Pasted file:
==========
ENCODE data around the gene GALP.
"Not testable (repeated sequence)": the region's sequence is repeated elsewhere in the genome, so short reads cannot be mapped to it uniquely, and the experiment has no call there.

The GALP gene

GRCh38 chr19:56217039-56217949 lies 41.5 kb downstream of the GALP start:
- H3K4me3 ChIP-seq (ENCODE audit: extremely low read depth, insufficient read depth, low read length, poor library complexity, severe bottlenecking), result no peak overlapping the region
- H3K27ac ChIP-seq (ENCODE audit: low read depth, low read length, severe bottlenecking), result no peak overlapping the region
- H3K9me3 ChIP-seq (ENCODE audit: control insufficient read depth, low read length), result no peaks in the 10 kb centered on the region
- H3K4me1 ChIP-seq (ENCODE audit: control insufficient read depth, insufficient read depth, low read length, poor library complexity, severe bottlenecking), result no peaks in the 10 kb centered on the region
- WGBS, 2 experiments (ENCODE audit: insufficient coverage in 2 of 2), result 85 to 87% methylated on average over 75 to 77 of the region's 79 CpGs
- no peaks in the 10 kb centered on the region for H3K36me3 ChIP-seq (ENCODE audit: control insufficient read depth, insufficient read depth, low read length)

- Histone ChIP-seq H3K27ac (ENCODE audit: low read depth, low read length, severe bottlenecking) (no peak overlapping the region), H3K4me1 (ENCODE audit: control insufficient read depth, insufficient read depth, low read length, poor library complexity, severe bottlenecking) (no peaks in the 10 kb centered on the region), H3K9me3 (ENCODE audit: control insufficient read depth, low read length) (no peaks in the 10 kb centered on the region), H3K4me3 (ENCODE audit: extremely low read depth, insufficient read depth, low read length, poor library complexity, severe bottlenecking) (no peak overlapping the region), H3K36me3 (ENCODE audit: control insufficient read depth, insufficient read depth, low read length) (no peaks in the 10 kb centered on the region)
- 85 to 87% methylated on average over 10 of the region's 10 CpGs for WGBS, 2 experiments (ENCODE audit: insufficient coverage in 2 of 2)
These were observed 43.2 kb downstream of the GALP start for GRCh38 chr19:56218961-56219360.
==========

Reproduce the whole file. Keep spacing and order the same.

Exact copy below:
ENCODE data around the gene GALP.
"Not testable (repeated sequence)": the region's sequence is repeated elsewhere in the genome, so short reads cannot be mapped to it uniquely, and the experiment has no call there.

The GALP gene

GRCh38 chr19:56217039-56217949 lies 41.5 kb downstream of the GALP start:
- H3K4me3 ChIP-seq (ENCODE audit: extremely low read depth, insufficient read depth, low read length, poor library complexity, severe bottlenecking), result no peak overlapping the region
- H3K27ac ChIP-seq (ENCODE audit: low read depth, low read length, severe bottlenecking), result no peak overlapping the region
- H3K9me3 ChIP-seq (ENCODE audit: control insufficient read depth, low read length), result no peaks in the 10 kb centered on the region
- H3K4me1 ChIP-seq (ENCODE audit: control insufficient read depth, insufficient read depth, low read length, poor library complexity, severe bottlenecking), result no peaks in the 10 kb centered on the region
- WGBS, 2 experiments (ENCODE audit: insufficient coverage in 2 of 2), result 85 to 87% methylated on average over 75 to 77 of the region's 79 CpGs
- no peaks in the 10 kb centered on the region for H3K36me3 ChIP-seq (ENCODE audit: control insufficient read depth, insufficient read depth, low read length)

- Histone ChIP-seq H3K27ac (ENCODE audit: low read depth, low read length, severe bottlenecking) (no peak overlapping the region), H3K4me1 (ENCODE audit: control insufficient read depth, insufficient read depth, low read length, poor library complexity, severe bottlenecking) (no peaks in the 10 kb centered on the region), H3K9me3 (ENCODE audit: control insufficient read depth, low read length) (no peaks in the 10 kb centered on the region), H3K4me3 (ENCODE audit: extremely low read depth, insufficient read depth, low read length, poor library complexity, severe bottlenecking) (no peak overlapping the region), H3K36me3 (ENCODE audit: control insufficient read depth, insufficient read depth, low read length) (no peaks in the 10 kb centered on the region)
- 85 to 87% methylated on average over 10 of the region's 10 CpGs for WGBS, 2 experiments (ENCODE audit: insufficient coverage in 2 of 2)
These were observed 43.2 kb downstream of the GALP start for GRCh38 chr19:56218961-56219360.